BY STEWART SMITH
“The One-Armed Swordsman” feels like an attempt at something different.
All of the films I’ve watched for this series, and indeed most of the kung fu movies I’ve watched in general, are pretty light on plot and heavy on action. The plot is mostly a bare backbone upon which to hang numerous fight scenes. The 1967 film “The One-Armed Swordsman” is certainly not lacking in fight scenes, if anything it has some of the more violent action beats from the era. But it attempts to balance that action with a strong focus on the blossoming relationship between protagonist Fang Kang (“Jimmy” Wang Yu, a prolific actor who continuously made headlines for years in his private life) and Xiaoman (Chiao Chiao), the woman who saves his life.
As a young boy, Fang Kang watches as his father loses his life defending The Golden Sword school from bandits. Although he was the son of a lowly servant, Fang is accepted by the school’s master, Qi Ru Feng (Tien Feng) as a student and taught as an equal.
Before long, Fang’s lowly origins and superior skills cause strife among his fellow students, including Qi’s daughter, Pei-er (Yin Tze Pan), who strikes out at Fang, severing his arm in a fit of anger after losing a fight to him. Fang’s self-imposed exile doesn’t last long, though, once he learns of Long-Armed Devil’s (Chih-Ching Yeng) plot to kill his former master and brothers at the school and begins teaching himself the art of one-handed fighting.
While I enjoyed this overall, it’s difficult to call it anything other than a mixed bag. I admire the attempt to mix a romance with an action film, but the writing is just too thin and the acting too poor for it to really register on any sort of significant emotional level. It works in the broad strokes and I suppose that’s all you can really ask for in a film like this, but it’s still rather insubstantial given how much time is devoted to it.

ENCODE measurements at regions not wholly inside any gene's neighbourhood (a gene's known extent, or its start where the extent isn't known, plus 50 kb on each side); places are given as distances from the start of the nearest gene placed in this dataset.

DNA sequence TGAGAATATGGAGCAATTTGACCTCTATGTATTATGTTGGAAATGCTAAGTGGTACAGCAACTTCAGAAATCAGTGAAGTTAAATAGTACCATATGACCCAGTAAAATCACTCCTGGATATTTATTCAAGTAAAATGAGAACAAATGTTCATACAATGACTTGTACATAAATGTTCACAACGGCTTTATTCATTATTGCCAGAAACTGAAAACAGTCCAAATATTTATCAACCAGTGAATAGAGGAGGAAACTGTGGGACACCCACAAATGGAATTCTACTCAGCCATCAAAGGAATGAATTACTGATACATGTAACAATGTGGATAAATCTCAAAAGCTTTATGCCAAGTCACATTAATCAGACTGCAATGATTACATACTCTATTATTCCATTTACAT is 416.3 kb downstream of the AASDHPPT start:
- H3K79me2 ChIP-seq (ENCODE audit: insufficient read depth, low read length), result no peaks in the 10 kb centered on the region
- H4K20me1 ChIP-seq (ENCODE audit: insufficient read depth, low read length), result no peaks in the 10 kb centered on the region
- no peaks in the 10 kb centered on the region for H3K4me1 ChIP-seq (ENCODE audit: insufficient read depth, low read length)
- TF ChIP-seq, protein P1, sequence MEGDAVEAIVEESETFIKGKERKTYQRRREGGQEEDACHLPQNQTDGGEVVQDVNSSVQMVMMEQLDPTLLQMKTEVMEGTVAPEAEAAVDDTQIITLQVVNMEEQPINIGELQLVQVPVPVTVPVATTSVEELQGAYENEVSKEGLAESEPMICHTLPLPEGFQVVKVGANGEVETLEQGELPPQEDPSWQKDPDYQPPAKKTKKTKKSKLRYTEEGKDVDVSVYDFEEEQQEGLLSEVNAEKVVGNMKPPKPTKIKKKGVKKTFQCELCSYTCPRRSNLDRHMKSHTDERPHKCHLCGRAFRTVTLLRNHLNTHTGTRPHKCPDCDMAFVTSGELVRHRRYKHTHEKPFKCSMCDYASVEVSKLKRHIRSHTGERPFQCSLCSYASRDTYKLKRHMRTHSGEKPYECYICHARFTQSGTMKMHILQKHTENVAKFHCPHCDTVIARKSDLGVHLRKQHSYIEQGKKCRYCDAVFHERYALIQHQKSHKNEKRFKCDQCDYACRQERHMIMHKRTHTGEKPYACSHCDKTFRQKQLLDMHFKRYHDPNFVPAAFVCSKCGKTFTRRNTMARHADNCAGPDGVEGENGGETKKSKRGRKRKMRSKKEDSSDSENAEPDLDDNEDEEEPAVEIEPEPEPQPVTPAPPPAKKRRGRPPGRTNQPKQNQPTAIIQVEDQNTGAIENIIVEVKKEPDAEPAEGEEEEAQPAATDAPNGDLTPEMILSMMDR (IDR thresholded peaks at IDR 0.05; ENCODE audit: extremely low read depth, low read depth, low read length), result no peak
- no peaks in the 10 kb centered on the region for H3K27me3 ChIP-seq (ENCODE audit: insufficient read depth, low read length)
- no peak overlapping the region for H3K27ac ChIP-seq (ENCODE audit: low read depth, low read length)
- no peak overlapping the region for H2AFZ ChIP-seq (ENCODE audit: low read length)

That said, once things do get down to brass tacks and the swords come out in full force it manages to distinguish itself nicely. Every film I’ve watched so far in the series has featured weapons, it’s always been mixed in with fisticuffs. This was nothing but armaments from start to finish, that alone providing a unique flavor. But director Cheh Cheng also made some interesting stylistic choices as well, going for a slightly shakier style of filming and a more rough-and-tumble style of fight choreography. Classic kung fu clicks can often look like actors doing an elaborate dance, but that’s quite the opposite here with several fights looking like straight up brawls.
I mentioned earlier that “The One-Armed Swordsman” featured some noticeably more violent action than a lot of other films of the era. While I’m sure this had a shocking effect on audiences back then, it’s still largely chuckle-worthy now as the limbs and blood couldn’t possibly look any more fake.
I also have to give praise once again for the “Shaw Bros. aesthetic.” There’s something wonderful about set design seen here and in the countless other films made on the massive studio back lot. It’s quite obviously stage-bound, but the lush designs of these sets are truly special.
I’m not sure I’d qualify this one as a classic the way that some do (and the way that many of the previous films in this series genuinely are), but it manages to make a mark in a worthwhile way. It’s worth a watch if you want to catch as many Shaw Bros. films as possible.
Next week, I’ll begin drawing this series to a close with a review of “Ten Tigers of Kwangtung.” Then, to wrap it up, I’ll bookend things with a look at Jet Li’s “Fist of Legend,” a remake of the Bruce Lee movie that I began the series with, “Fist of Fury.”
Every week, Entertainment Editor Stewart Smith brings a new entry in “Catching Up On…” an ongoing series attempting to fill in the gaps of his cinematic education.